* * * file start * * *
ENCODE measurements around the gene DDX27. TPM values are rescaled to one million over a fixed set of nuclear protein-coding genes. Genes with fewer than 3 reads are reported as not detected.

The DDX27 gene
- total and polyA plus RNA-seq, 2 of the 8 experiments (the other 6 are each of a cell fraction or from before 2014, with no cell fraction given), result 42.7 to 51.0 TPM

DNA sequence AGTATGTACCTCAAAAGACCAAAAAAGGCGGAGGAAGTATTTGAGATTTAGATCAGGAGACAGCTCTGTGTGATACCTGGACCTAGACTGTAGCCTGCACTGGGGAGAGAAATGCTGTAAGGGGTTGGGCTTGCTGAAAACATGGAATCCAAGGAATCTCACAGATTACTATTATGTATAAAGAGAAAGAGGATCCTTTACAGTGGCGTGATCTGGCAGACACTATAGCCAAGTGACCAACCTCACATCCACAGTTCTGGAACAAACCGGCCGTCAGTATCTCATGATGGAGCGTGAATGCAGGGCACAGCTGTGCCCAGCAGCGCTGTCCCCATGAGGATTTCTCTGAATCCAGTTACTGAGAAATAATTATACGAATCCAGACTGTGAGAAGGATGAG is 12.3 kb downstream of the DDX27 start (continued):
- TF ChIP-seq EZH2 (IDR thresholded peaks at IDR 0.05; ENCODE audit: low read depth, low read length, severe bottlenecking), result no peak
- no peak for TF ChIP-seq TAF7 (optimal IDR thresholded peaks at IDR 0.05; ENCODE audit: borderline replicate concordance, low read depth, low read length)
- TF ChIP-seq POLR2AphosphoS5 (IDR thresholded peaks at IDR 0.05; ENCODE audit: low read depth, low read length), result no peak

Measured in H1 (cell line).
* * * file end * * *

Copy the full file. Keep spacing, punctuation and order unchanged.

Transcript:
ENCODE measurements around the gene DDX27. TPM values are rescaled to one million over a fixed set of nuclear protein-coding genes. Genes with fewer than 3 reads are reported as not detected.

The DDX27 gene
- total and polyA plus RNA-seq, 2 of the 8 experiments (the other 6 are each of a cell fraction or from before 2014, with no cell fraction given), result 42.7 to 51.0 TPM

DNA sequence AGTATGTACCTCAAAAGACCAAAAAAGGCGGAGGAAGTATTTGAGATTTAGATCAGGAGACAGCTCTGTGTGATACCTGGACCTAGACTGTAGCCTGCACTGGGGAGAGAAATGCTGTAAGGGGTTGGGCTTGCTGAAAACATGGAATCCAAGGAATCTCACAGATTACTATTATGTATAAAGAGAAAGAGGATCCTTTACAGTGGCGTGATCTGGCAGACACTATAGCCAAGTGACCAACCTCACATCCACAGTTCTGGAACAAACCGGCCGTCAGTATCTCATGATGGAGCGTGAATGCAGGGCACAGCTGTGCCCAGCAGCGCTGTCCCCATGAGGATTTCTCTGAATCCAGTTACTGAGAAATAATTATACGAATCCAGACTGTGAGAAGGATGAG is 12.3 kb downstream of the DDX27 start (continued):
- TF ChIP-seq EZH2 (IDR thresholded peaks at IDR 0.05; ENCODE audit: low read depth, low read length, severe bottlenecking), result no peak
- no peak for TF ChIP-seq TAF7 (optimal IDR thresholded peaks at IDR 0.05; ENCODE audit: borderline replicate concordance, low read depth, low read length)
- TF ChIP-seq POLR2AphosphoS5 (IDR thresholded peaks at IDR 0.05; ENCODE audit: low read depth, low read length), result no peak

Measured in H1 (cell line).